Wood, egg tempera, 147 x 46 cm
Cretan School. Theophanis the Cretan
This section of the epistyle contains three scenes from Christ's Passion: the Betrayal, the Judgment of the High Priests, and Peter's Denial. Like no. 2.42, this piece is from the epistyle of the iconostasis that was in the monastery's katholikon in the second quarter of the sixteenth century. Of the twenty-four scenes painted on the epistyle, twelve survive today. Each scene occupies a separate compartment defined by a carved relief arch resting on colonnettes, the spandrels being filled with a rosette in the centre of three acanthus leaves.
All three scenes display close similarities with iconographical types which Theophanis used in the katholika of Anapafsas Monastery, Meteora (1527), the Great Lavra (1535), and Stavronikita (1545/6).
With the agitated crowd of Jews surrounding the central figures of Christ and Judas, the scene of Betrayal is identical to the wall paintings of the same subject in the Great Lavra and particularly Stavronikita, with regard to the iconography, the arrangement of the scene, and the use of the same iconographical types.
In the Judgment of the High Priests, the iconographical and structural format is the same as in the wall paintings of the same scene in the katholika of Anapafsas Monastery and the Great Lavra. From this point of view, it is interesting to note that on this epistyle and in the katholikon of Anapafsas Monastery the poses and gestures of all the figures that compose the scene are identical, as are the furnishings and the buildings that accompany the main subject.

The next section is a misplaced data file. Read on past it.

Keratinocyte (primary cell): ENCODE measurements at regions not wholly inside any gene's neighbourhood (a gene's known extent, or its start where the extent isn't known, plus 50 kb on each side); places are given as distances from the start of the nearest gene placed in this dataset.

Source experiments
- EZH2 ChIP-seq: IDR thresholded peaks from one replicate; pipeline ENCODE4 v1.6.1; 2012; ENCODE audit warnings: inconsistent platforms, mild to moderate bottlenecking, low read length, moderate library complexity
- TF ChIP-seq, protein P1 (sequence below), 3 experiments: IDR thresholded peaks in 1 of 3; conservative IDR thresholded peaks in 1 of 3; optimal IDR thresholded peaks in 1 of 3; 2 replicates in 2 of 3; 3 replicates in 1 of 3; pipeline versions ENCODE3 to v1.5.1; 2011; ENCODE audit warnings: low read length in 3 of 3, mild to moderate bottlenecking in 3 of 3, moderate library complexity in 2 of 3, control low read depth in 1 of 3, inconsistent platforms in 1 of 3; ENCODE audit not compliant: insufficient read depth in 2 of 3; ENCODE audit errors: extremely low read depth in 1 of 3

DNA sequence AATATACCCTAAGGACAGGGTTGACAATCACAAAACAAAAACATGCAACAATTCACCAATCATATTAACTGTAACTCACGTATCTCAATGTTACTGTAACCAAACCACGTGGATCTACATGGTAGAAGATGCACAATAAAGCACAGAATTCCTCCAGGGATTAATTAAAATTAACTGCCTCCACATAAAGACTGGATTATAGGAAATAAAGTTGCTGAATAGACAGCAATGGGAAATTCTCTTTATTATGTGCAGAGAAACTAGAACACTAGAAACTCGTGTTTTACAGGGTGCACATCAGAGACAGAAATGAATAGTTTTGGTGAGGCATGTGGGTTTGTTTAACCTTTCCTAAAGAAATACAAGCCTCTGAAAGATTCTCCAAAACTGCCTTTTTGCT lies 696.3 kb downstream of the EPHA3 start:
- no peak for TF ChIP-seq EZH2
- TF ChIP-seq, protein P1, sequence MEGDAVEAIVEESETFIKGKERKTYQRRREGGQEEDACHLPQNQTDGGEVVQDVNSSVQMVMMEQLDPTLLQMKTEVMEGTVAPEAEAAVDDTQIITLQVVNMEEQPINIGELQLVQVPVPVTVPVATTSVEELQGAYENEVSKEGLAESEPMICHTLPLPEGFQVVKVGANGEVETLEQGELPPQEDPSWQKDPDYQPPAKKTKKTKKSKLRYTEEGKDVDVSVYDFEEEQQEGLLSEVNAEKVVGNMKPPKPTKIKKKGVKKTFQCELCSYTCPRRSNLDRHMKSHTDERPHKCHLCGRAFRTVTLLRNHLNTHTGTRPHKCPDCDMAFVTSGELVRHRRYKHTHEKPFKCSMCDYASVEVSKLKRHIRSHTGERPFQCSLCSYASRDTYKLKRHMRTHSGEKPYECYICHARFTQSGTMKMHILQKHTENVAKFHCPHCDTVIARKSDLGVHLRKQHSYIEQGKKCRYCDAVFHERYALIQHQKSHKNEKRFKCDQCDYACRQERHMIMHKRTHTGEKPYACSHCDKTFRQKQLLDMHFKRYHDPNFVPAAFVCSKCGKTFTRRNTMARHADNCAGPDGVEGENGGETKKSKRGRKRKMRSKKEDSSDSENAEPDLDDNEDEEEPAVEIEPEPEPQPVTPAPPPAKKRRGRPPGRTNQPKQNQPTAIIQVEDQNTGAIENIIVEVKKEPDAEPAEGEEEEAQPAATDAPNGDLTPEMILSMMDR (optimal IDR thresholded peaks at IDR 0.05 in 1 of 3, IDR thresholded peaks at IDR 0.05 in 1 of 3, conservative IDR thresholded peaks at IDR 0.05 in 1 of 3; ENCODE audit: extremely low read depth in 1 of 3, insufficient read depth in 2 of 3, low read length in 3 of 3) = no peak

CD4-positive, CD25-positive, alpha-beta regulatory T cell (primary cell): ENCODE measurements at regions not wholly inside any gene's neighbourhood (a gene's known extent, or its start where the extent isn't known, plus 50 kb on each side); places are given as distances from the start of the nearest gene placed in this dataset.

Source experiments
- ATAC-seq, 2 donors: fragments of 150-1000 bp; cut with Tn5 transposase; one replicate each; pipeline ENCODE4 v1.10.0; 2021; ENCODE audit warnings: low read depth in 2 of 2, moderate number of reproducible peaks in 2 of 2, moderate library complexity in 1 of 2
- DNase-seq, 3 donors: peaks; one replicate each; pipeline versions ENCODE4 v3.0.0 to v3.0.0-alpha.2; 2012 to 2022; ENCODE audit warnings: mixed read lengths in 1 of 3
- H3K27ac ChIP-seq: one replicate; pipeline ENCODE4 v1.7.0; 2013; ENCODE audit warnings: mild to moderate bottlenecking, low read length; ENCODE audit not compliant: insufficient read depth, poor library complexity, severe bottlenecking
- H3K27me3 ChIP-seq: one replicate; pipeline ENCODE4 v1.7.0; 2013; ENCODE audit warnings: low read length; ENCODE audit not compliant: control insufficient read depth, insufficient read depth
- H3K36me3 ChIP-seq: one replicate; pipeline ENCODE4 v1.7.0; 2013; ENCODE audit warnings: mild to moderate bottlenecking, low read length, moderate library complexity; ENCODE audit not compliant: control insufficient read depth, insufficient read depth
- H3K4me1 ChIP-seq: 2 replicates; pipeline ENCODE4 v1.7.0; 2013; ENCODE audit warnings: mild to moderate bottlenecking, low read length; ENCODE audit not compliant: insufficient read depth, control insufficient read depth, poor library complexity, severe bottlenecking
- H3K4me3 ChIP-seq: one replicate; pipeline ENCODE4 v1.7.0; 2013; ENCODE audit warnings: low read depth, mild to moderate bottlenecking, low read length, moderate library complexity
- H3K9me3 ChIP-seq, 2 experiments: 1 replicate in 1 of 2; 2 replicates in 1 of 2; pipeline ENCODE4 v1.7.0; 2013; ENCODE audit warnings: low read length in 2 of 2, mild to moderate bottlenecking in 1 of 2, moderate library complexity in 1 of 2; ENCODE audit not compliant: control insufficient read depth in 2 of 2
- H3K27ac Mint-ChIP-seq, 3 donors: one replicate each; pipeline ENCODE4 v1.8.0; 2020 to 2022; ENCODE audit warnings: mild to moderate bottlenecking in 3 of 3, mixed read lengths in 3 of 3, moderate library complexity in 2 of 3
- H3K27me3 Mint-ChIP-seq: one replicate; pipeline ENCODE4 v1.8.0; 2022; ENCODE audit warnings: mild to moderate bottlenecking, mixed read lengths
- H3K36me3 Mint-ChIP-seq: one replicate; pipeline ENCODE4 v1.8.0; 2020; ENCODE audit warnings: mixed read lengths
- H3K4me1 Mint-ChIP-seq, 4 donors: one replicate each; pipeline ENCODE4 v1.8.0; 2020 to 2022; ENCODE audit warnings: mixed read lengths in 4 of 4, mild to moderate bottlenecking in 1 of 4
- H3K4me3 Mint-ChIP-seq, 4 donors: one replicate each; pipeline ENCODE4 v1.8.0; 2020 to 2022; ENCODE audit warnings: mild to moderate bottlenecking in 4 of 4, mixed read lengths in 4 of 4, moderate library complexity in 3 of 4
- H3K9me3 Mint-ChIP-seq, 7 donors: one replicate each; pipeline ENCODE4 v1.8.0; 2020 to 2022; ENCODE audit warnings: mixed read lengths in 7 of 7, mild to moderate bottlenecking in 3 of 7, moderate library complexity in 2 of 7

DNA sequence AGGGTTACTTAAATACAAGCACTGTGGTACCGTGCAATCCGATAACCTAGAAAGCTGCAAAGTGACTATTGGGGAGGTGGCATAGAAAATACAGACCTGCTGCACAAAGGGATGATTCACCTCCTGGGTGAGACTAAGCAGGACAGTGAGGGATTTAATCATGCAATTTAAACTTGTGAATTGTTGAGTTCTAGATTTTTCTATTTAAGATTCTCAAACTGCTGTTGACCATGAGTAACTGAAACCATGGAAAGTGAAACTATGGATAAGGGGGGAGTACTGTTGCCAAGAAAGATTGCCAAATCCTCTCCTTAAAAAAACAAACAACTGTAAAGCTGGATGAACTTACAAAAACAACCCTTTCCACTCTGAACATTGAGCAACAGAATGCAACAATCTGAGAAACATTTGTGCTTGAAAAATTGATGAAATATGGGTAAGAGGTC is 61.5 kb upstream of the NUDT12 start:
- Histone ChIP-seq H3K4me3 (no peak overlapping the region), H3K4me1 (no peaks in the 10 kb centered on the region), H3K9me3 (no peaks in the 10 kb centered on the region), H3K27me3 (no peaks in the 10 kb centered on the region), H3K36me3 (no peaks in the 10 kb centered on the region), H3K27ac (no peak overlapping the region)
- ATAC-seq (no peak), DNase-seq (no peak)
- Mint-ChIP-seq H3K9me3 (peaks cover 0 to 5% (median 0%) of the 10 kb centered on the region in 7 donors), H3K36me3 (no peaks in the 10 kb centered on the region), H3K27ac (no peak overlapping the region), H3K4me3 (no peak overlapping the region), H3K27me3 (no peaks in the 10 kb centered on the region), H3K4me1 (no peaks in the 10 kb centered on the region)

The same holds for Peter's Denial, in which the iconography of the scene, with the three successive incidents, and the typology of the faces are identical to those of the same scene in Anapafsas Monastery.
With regard to their iconography, the scenes on these two sections of the Iviron epistyle are characterised by the selection of the same iconographical types, which belong to the tradition of the fifteenth-century Cretan School, but were established in the sixteenth century by Theophanis. The iconography of the scenes is chiefly characterised by a narrative simplicity that is classical in style, and they are dominated by the human figure, harmoniously linked with the other elements of the representation - buildings and landscape - in strong structural schemata.
From an artistic point of view, the Iviron epistyle is distinguished by the high standard of its painting, as evidenced by the sensitive, but unfaltering design, which renders the figures with confidence and portrays the natural environment and the buildings with an assured hand, as also by the artist's synthetic ability, which produces compositions that are classical both in their structure and in their expressive quality. These are characteristics that have been ascribed to the synthetic powers and merit of Theophanis, that great artist who creatively assimilated and enriched with his own talent the achievements of the Cretan School of the fifteenth century.
With regard to portraiture and style, the physiognomical characteristics of the Iviron epistyle are also constants in Theophanis's work as a whole. As far as technique is concerned, the rendering of the faces and clothing reflects the established techniques of the Cretan School, which Theophanis adopted.
The close iconographical and stylistic similarities between this section of the Iviron epistyle and Theophanis's work enable us to ascribe it unreservedly to him.
Bibliography: Tsigaridas 1991-2, pp. 185-208, figs. 2, 8-11.|
|Index of exhibits of Monastery of Iviron
Reference address : https://www.elpenor.org/athos/en/e218ab43.asp